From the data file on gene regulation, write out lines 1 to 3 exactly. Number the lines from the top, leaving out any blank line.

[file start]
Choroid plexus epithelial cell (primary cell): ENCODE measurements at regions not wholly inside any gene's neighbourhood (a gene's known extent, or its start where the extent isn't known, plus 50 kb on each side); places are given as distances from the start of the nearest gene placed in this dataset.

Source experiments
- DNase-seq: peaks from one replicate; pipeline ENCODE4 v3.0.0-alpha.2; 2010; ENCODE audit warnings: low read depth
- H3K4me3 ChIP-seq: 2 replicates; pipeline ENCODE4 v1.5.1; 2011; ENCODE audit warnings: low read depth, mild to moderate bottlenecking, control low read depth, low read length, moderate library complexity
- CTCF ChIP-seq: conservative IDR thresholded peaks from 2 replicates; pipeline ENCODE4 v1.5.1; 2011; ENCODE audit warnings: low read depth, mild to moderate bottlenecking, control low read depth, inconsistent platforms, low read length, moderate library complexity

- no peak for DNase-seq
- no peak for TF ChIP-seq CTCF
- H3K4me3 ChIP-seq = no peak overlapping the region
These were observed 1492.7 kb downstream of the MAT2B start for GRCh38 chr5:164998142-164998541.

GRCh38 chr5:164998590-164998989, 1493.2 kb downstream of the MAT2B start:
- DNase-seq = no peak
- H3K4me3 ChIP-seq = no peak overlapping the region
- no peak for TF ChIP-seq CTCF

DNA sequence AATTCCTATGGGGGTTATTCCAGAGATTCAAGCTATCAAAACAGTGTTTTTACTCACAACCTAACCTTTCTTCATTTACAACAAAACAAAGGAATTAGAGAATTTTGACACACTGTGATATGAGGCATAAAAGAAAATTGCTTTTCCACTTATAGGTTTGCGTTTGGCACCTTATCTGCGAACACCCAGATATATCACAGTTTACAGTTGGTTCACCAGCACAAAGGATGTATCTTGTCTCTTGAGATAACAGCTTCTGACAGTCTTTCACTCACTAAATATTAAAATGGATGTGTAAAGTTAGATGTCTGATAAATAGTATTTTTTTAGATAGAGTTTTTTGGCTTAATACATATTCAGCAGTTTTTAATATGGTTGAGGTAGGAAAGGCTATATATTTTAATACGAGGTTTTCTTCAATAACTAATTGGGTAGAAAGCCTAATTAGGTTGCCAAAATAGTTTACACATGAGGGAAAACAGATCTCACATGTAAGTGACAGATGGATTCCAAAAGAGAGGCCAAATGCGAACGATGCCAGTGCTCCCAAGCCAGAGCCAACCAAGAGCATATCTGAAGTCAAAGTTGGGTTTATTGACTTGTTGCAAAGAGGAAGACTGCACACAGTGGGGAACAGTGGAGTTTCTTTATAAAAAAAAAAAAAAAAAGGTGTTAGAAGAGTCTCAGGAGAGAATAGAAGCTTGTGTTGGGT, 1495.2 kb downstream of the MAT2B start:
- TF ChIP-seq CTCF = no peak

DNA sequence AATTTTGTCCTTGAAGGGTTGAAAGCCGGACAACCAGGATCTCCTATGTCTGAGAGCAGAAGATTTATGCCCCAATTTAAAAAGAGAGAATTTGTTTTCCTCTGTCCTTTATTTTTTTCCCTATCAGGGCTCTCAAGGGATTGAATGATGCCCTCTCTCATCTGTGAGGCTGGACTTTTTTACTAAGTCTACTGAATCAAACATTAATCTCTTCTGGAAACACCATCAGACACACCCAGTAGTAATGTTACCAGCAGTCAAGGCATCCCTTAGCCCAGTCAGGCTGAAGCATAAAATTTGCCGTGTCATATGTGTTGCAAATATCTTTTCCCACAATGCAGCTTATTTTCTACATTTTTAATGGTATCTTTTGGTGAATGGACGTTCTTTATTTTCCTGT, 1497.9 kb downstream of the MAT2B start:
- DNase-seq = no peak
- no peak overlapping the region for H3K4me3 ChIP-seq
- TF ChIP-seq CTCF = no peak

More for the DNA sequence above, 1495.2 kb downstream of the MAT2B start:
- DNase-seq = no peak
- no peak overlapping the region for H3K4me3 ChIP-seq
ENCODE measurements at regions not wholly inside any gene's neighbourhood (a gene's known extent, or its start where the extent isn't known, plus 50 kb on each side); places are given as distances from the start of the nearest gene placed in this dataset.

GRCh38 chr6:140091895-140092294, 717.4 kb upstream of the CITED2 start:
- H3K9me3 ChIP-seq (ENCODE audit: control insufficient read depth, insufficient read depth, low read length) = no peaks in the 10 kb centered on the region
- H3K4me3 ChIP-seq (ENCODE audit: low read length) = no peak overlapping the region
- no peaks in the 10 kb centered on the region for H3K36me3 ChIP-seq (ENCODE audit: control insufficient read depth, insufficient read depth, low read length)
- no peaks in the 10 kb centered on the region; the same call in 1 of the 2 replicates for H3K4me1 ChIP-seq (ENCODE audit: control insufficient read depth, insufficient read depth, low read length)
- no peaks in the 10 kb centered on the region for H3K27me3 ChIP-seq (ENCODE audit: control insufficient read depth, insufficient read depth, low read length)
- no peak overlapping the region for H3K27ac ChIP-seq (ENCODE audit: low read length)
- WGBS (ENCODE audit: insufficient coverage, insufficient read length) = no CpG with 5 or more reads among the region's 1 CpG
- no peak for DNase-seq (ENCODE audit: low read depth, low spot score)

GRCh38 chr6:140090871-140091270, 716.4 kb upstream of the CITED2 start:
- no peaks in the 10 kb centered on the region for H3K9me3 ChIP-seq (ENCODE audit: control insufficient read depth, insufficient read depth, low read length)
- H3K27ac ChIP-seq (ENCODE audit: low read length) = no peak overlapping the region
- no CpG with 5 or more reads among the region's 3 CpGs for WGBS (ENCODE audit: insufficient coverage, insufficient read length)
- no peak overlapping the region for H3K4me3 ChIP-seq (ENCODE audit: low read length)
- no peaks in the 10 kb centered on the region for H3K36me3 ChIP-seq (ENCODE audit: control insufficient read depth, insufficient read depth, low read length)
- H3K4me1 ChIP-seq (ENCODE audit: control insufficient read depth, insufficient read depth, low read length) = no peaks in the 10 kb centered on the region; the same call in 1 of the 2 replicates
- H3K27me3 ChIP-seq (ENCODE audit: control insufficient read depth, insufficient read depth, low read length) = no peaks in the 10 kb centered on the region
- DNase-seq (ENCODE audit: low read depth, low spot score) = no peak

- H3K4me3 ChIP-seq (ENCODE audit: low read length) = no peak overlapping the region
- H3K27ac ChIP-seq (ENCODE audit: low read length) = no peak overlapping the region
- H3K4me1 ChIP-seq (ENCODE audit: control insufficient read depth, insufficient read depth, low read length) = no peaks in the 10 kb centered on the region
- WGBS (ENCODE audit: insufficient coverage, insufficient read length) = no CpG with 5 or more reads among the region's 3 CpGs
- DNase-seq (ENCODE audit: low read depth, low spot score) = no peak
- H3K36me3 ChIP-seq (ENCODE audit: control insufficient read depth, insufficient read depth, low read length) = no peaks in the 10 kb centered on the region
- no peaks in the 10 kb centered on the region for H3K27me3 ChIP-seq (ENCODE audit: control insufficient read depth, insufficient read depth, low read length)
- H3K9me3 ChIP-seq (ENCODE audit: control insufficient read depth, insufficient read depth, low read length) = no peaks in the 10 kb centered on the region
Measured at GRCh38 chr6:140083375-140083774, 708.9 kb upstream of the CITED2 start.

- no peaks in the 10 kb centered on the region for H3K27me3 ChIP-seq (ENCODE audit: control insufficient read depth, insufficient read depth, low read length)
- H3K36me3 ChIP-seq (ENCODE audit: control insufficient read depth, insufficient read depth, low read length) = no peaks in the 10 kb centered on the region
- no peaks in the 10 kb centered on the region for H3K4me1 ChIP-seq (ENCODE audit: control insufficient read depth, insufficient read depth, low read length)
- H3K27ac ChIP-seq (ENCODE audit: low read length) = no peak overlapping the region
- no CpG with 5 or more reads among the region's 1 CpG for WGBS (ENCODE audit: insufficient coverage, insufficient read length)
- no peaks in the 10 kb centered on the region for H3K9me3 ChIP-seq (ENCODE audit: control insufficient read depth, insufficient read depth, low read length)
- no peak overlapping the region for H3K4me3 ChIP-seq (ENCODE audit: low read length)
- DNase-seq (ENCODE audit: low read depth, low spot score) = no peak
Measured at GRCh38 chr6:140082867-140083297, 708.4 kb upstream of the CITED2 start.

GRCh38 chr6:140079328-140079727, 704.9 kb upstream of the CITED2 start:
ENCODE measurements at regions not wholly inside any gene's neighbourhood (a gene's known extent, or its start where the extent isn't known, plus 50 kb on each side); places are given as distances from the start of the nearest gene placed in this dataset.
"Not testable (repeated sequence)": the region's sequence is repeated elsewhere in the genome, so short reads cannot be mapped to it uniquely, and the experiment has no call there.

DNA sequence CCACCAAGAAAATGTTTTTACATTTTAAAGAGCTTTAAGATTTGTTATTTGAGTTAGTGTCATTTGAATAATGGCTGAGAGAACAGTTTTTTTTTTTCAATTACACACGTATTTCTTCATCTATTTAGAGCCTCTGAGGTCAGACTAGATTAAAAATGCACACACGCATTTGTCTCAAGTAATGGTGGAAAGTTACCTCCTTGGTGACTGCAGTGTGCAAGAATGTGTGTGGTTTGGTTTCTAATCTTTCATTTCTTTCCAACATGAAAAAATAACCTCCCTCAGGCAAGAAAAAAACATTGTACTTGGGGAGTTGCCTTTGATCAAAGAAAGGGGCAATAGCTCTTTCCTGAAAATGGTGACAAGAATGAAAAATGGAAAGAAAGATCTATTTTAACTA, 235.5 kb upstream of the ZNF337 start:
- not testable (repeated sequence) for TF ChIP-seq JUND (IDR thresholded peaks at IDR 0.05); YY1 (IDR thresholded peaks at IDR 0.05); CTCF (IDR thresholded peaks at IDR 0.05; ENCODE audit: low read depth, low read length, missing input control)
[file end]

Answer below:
Choroid plexus epithelial cell (primary cell): ENCODE measurements at regions not wholly inside any gene's neighbourhood (a gene's known extent, or its start where the extent isn't known, plus 50 kb on each side); places are given as distances from the start of the nearest gene placed in this dataset.

Source experiments
- DNase-seq: peaks from one replicate; pipeline ENCODE4 v3.0.0-alpha.2; 2010; ENCODE audit warnings: low read depth